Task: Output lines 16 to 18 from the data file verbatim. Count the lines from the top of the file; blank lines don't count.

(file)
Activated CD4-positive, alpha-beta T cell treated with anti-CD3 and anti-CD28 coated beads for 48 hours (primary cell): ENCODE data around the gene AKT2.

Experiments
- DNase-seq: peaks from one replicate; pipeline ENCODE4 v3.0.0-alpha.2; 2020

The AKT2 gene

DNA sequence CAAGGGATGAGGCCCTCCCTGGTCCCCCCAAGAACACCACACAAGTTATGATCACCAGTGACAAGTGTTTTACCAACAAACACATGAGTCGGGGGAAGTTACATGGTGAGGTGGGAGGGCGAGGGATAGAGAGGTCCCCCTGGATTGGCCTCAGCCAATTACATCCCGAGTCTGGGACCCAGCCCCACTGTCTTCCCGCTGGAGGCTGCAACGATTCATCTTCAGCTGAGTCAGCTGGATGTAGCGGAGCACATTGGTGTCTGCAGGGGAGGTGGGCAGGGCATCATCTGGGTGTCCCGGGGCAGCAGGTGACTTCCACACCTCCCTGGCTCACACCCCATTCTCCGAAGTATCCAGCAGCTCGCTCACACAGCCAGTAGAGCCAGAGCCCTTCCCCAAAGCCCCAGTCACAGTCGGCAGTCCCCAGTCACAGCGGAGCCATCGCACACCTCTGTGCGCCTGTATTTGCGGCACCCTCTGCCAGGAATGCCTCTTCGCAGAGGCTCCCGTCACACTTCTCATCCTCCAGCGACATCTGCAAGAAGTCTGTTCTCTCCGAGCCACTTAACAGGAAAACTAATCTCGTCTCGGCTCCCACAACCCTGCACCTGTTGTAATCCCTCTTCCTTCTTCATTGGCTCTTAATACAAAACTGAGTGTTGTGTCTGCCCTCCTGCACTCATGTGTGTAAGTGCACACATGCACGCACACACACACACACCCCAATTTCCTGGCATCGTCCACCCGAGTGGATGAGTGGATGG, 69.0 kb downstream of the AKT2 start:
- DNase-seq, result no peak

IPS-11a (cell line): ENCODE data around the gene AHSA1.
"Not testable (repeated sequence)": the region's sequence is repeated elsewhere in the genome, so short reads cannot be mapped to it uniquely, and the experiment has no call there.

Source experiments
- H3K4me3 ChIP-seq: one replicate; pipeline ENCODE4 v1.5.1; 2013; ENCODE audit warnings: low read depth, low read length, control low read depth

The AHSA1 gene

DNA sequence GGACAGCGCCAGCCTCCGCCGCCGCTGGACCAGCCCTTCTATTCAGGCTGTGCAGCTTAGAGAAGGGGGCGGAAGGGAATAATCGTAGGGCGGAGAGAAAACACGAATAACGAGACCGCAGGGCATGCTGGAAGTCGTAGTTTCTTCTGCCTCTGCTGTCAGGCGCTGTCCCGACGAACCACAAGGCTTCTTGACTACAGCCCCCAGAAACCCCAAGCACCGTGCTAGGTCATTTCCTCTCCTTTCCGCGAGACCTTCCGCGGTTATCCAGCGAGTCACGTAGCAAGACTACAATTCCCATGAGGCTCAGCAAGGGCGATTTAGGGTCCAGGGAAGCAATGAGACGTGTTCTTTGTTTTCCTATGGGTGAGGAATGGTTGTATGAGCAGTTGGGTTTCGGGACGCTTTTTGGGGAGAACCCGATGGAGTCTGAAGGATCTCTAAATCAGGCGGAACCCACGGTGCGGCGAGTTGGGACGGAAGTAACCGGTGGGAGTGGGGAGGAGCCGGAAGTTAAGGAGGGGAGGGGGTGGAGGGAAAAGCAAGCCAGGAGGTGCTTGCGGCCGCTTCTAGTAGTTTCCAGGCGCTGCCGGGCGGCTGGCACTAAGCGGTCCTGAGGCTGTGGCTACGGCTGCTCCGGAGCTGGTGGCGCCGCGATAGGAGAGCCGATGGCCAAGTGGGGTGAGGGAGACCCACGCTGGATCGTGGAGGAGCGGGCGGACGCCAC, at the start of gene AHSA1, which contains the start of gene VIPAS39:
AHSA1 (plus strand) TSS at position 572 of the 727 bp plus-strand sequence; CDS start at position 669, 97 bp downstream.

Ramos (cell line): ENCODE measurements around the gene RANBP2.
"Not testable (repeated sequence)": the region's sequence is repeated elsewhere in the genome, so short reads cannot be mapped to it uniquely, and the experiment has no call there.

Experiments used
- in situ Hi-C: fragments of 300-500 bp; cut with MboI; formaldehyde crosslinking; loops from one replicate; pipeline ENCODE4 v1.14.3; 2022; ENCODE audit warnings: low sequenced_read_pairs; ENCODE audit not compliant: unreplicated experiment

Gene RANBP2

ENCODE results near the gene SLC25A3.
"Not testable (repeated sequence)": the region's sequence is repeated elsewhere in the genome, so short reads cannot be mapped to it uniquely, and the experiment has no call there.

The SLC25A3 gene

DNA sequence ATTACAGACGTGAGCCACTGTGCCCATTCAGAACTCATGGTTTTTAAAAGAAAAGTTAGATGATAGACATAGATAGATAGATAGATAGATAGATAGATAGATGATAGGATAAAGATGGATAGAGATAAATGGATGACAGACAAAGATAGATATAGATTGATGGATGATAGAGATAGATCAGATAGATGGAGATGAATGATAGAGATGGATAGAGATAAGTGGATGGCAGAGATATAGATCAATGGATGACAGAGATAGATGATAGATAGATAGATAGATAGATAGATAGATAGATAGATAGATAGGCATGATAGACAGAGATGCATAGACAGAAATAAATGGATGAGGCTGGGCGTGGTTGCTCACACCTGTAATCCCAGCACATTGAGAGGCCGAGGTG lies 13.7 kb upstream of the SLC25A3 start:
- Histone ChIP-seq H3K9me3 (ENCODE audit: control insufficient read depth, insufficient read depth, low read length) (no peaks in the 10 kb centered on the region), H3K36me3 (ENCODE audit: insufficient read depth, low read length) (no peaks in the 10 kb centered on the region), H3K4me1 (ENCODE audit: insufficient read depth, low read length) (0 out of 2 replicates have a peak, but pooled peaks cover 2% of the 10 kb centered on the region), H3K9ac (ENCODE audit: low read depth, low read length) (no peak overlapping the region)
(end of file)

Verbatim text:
Experiments used
- in situ Hi-C: fragments of 300-500 bp; cut with MboI; formaldehyde crosslinking; loops from one replicate; pipeline ENCODE4 v1.14.3; 2022; ENCODE audit warnings: low sequenced_read_pairs; ENCODE audit not compliant: unreplicated experiment

Gene RANBP2